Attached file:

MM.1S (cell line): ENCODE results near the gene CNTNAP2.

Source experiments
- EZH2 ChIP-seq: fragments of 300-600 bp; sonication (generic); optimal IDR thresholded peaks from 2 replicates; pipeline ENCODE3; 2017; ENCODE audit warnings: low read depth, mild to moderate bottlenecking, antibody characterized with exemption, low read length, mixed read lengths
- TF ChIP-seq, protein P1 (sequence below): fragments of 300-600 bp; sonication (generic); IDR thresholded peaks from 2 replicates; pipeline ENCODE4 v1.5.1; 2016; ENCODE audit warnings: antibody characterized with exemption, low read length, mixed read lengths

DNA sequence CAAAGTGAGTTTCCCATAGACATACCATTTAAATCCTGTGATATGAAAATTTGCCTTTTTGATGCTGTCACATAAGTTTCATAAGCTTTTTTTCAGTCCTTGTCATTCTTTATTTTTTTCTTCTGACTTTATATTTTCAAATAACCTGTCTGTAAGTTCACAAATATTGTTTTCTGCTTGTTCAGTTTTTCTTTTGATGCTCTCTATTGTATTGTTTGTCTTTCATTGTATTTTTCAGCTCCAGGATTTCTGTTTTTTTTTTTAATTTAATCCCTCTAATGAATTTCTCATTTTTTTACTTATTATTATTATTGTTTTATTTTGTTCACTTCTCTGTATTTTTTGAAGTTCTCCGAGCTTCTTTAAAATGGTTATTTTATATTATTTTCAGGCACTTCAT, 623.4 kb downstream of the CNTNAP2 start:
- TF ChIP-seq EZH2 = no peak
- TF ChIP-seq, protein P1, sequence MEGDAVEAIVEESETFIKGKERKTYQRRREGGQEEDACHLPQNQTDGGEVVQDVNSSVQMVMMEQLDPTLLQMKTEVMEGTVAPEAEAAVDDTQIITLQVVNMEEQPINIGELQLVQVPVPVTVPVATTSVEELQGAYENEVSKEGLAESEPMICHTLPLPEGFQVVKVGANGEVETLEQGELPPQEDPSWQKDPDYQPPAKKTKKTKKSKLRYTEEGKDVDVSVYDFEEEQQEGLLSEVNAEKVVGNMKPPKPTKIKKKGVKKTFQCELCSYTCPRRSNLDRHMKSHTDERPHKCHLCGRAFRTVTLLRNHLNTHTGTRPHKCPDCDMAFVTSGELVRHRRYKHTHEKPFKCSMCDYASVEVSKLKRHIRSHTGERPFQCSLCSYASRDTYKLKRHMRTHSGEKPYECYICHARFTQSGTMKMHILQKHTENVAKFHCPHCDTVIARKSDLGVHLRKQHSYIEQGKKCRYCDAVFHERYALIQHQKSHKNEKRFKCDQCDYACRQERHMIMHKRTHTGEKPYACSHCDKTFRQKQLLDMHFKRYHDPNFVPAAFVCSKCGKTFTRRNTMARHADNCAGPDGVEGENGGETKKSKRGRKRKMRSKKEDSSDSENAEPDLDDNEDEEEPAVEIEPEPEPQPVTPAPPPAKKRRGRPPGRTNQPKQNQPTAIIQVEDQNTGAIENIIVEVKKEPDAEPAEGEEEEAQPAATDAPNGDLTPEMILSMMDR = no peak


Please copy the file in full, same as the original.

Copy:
MM.1S (cell line): ENCODE results near the gene CNTNAP2.

Source experiments
- EZH2 ChIP-seq: fragments of 300-600 bp; sonication (generic); optimal IDR thresholded peaks from 2 replicates; pipeline ENCODE3; 2017; ENCODE audit warnings: low read depth, mild to moderate bottlenecking, antibody characterized with exemption, low read length, mixed read lengths
- TF ChIP-seq, protein P1 (sequence below): fragments of 300-600 bp; sonication (generic); IDR thresholded peaks from 2 replicates; pipeline ENCODE4 v1.5.1; 2016; ENCODE audit warnings: antibody characterized with exemption, low read length, mixed read lengths

DNA sequence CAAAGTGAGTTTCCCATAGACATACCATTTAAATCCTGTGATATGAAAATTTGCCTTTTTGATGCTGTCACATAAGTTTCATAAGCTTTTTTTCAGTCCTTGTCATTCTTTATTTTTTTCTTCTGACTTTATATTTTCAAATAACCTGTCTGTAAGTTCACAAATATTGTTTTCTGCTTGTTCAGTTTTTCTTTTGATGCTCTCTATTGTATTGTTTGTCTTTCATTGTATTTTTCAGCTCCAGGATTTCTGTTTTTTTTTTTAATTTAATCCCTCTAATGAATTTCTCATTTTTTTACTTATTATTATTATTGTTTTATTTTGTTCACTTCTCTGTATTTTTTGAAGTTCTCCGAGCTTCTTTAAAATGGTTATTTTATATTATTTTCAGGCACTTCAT, 623.4 kb downstream of the CNTNAP2 start:
- TF ChIP-seq EZH2 = no peak
- TF ChIP-seq, protein P1, sequence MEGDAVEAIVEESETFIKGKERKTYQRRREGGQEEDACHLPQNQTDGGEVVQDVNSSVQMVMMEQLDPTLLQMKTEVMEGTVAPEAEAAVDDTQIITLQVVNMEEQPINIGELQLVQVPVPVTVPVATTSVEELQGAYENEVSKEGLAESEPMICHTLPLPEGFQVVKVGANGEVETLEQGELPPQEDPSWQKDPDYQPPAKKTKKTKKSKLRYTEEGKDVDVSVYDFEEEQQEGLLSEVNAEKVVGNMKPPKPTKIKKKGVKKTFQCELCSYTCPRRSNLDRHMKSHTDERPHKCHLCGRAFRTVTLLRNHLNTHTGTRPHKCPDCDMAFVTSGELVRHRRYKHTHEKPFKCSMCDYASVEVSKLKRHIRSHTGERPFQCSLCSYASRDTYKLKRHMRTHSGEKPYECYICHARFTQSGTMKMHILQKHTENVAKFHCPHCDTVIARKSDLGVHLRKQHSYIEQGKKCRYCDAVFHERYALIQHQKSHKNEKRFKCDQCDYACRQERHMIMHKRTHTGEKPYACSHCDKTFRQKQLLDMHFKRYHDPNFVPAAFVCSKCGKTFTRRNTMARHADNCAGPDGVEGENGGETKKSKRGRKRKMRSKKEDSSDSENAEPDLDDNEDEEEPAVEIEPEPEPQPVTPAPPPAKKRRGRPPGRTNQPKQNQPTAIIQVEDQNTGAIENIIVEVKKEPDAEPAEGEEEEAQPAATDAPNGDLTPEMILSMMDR = no peak